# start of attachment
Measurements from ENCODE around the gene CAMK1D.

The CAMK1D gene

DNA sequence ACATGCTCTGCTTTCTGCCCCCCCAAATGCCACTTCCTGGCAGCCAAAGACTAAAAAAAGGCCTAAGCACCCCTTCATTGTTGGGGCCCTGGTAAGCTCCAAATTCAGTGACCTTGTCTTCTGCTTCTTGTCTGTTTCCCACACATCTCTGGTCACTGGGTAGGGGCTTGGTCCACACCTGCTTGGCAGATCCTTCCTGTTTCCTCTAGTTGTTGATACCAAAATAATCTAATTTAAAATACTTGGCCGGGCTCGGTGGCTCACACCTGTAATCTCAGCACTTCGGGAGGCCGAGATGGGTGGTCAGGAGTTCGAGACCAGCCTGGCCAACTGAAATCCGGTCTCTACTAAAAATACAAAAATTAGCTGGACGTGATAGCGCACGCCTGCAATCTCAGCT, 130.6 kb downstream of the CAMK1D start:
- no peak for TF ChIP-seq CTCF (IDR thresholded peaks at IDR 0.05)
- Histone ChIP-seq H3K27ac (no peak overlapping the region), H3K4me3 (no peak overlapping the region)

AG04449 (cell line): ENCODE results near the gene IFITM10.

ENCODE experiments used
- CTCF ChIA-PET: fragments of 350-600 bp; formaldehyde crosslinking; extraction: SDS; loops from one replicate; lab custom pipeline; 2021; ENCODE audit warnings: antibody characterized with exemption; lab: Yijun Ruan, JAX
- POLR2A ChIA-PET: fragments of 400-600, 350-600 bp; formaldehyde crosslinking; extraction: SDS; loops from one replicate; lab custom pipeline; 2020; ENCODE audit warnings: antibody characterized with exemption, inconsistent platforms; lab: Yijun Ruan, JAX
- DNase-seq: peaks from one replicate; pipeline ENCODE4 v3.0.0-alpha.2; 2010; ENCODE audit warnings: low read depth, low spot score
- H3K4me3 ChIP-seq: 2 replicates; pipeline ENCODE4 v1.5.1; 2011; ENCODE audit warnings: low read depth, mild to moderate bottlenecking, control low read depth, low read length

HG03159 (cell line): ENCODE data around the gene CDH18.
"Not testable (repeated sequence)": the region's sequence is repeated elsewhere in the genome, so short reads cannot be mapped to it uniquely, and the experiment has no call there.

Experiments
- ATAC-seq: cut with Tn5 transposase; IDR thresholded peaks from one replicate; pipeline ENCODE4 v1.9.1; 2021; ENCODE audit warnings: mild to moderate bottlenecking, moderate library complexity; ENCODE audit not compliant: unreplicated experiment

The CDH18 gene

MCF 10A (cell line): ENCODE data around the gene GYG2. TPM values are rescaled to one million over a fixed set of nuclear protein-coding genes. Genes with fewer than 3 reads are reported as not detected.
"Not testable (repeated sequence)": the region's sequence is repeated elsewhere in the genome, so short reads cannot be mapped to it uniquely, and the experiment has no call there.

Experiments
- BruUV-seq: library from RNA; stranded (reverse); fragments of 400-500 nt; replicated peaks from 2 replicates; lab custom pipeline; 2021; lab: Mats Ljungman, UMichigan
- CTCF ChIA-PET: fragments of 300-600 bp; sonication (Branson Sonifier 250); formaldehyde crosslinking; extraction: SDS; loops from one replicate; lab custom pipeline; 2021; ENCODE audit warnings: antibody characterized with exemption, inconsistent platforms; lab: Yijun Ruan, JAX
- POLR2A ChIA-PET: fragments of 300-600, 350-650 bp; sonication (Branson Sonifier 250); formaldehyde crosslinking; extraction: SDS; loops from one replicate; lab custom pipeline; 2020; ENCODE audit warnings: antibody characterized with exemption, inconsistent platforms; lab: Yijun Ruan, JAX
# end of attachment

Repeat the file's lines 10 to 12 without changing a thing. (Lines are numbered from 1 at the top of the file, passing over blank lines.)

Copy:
- DNase-seq: peaks from one replicate; pipeline ENCODE4 v3.0.0-alpha.2; 2010; ENCODE audit warnings: low read depth, low spot score
- H3K4me3 ChIP-seq: 2 replicates; pipeline ENCODE4 v1.5.1; 2011; ENCODE audit warnings: low read depth, mild to moderate bottlenecking, control low read depth, low read length

HG03159 (cell line): ENCODE data around the gene CDH18.